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Mudavadi urges Europe, Africa partnership to harness opportunities

Prime Cabinet Secretary Musalia Mudavadi has urged Europe and Africa to work together to harness opportunities that will translate into tangible actions for countries.

Mudavadi said that by prioritizing sustainable development, promoting inclusive growth and fostering collaboration across sectors, both regions can unlock their full potential, paving way for a brighter future.

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He also welcomed Denmark’s commitment to sustainable development, saying there are immense opportunities for Denmark and Africa to align their policies and investments with sustainable development goals.

“Let us remain steadfast in our dedication to cooperation and dialogue, translating our discussions into tangible actions that foster positive change in our societies. Together, we can build stronger partnerships, foster innovation, and create a more prosperous world for future generations,” Mudavadi said.

He made the remarks during the start of the Danish Government’s new approach to strengthened partnerships with Africa at the High Level Dialogue meeting in Copenhagen.

Mudavadi is in Denmark to represent President William Ruto in the meeting.

“We have witnessed a tremendous improvement in the level of engagement between Denmark and Africa and more so with Kenya as a comparison 15 years ago and now. What we need to focus on are the structures of engagement to see if they are having the necessary impact required on the African continent,” said Mudavadi.

“We need to move to the phase of proper implementation of the agreements we enter in and the policies we engage in for Africa to see the benefits that lie in within,” he added.

Mudavadi lauded the government of the Kingdom of Denmark for its support on Africa’s trade and investment initiatives saying Africa and Kenya in particular is ready to foster more friendly partnership amidst the global competitive market.

He argues that there is a need for engagements that will yield a structure that has a greater impact on the livelihoods of Africans and help African countries get out of poverty and crises.

This he said will make a lot of sense to the partnerships between Denmark and European Countries at large with Africa.

“For Instance, what we need to ask ourselves is what can Europe or Denmark do to help African Countries navigate some stringent and difficult trade regulations like those within the World Trade Organization Set-Up,” he remarked.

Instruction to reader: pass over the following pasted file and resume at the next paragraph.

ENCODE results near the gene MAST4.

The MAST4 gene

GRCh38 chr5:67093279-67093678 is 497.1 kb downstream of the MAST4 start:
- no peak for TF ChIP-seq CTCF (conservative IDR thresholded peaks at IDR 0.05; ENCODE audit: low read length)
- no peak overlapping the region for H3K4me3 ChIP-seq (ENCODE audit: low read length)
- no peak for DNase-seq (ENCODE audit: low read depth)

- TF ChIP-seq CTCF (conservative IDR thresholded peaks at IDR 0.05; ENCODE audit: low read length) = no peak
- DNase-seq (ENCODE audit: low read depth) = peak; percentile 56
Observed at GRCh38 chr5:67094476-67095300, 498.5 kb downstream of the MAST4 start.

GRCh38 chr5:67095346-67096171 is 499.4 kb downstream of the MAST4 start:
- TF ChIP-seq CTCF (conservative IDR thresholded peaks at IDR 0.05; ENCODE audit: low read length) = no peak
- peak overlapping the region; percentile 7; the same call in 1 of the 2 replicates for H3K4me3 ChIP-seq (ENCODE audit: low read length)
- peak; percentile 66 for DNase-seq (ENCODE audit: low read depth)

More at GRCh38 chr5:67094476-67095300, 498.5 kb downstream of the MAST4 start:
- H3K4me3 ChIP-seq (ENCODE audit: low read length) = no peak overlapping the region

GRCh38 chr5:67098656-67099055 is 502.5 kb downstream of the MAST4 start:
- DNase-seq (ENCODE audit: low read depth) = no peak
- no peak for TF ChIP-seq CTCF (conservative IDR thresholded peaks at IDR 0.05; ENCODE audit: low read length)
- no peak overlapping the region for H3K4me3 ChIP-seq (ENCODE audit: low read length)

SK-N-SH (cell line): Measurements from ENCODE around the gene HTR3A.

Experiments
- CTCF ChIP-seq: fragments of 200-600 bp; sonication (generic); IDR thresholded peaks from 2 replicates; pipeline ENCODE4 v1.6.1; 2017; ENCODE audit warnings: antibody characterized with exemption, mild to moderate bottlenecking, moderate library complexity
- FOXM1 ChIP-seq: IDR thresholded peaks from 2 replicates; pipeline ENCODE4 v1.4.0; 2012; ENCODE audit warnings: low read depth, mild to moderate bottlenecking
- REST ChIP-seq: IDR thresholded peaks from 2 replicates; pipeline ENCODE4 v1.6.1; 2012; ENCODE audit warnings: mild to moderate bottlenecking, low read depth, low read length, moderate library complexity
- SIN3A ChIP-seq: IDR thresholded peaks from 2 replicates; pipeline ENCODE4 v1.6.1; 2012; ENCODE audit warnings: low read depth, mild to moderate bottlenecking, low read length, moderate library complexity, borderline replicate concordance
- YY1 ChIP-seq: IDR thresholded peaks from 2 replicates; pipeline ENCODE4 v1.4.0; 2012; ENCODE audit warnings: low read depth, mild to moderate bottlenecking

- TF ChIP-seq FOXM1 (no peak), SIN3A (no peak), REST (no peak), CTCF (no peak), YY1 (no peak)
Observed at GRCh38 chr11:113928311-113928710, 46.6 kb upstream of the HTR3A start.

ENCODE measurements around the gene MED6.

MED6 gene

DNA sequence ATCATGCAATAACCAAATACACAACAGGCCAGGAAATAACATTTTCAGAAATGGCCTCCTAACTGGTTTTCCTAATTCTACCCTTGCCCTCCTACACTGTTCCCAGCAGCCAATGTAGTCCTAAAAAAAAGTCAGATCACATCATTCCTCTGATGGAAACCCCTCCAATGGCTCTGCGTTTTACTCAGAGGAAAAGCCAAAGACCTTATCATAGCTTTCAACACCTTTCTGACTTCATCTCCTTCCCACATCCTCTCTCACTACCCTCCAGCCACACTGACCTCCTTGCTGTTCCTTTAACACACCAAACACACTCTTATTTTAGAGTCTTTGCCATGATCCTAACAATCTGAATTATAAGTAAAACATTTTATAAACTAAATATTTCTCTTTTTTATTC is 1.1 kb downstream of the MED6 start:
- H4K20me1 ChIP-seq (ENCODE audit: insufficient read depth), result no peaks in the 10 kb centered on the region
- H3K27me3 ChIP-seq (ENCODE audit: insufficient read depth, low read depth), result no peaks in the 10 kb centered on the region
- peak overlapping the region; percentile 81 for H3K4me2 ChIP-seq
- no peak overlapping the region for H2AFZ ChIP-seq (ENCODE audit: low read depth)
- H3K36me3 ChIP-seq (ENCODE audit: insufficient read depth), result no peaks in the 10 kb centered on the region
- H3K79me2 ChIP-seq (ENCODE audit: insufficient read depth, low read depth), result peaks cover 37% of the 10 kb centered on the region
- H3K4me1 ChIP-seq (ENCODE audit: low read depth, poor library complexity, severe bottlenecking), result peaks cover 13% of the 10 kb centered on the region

“What Africa is asking relates to the trade numbers which are somehow still very grim as to what the African continent gets in terms of trade balance,” he added.

He explained that strengthening cooperation entails fostering regional integration and collaboration across sectors, adding that creation of the Africa Continental Free Trade Area (AfCFTA) as a single market for the continent provides an incentive for Denmark and Europe to invest in value-added production in Africa.

“By supporting the full realization of the aims of the AfCFTA, Denmark/Europe can contribute to enhanced trade dynamics, promote economic diversification and foster regional stability,” he explained.

As far as agriculture and food security is concerned, Mudavadi said Africa has huge tracts of arable land that are still unutilized or underutilized.

He said the continent is home to 65 per cent of the world’s uncultivated arable land, abundant fresh water and about 300 days of sunshine a year.

Through appropriate investments in agriculture, he stated that the continent has the potential to be the global food basket.

“There is a huge opportunity for Africa and Europe to partner in agricultural research, technology transfer, improved market access for agricultural products, among other areas, to enhance agricultural value chains and food security,” he stated.

Owing to proximity between the two continents, Mudavadi said Europe has always been a preferred market for Africa’s agricultural products.

But the market access for agricultural products from the continent have been restricted by trade barriers arising from the ever-changing EU standards.

He noted that building partnerships in Africa’s foods production will drive sustainable production practices and enable farmers meet global standards necessary for enhanced market access.